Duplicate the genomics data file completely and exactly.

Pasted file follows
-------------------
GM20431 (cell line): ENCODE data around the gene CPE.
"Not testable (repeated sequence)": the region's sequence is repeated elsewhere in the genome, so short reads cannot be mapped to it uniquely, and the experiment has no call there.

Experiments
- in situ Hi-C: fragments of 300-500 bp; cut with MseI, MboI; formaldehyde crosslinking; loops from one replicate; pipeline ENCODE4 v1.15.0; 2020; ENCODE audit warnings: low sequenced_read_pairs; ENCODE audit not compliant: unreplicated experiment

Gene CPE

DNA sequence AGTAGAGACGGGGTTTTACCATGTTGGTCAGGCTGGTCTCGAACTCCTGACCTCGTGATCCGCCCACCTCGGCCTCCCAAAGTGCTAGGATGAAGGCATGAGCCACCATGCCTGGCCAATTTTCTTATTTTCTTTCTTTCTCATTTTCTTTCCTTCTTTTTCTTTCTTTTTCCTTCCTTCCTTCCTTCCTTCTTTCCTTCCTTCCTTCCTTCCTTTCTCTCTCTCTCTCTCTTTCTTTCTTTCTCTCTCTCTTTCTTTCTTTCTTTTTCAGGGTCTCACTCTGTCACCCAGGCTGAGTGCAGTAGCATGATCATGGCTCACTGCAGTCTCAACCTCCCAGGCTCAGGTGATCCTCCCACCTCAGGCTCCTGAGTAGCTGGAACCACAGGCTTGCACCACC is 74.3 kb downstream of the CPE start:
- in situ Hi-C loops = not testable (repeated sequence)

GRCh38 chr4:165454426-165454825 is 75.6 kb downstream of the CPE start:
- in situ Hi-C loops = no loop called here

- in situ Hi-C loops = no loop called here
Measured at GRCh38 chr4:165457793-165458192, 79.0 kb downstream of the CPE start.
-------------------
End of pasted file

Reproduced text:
GM20431 (cell line): ENCODE data around the gene CPE.
"Not testable (repeated sequence)": the region's sequence is repeated elsewhere in the genome, so short reads cannot be mapped to it uniquely, and the experiment has no call there.

Experiments
- in situ Hi-C: fragments of 300-500 bp; cut with MseI, MboI; formaldehyde crosslinking; loops from one replicate; pipeline ENCODE4 v1.15.0; 2020; ENCODE audit warnings: low sequenced_read_pairs; ENCODE audit not compliant: unreplicated experiment

Gene CPE

DNA sequence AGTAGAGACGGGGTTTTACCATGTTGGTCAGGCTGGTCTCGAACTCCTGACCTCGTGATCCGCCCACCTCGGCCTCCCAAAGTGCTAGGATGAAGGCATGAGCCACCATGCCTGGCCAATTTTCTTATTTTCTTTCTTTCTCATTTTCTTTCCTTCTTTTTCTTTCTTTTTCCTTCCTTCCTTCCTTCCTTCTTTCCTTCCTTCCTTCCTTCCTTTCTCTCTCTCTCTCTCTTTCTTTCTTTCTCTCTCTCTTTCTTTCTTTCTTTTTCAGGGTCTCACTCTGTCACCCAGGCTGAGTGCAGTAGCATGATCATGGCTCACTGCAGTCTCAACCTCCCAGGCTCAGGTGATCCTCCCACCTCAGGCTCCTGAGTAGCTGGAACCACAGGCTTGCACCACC is 74.3 kb downstream of the CPE start:
- in situ Hi-C loops = not testable (repeated sequence)

GRCh38 chr4:165454426-165454825 is 75.6 kb downstream of the CPE start:
- in situ Hi-C loops = no loop called here

- in situ Hi-C loops = no loop called here
Measured at GRCh38 chr4:165457793-165458192, 79.0 kb downstream of the CPE start.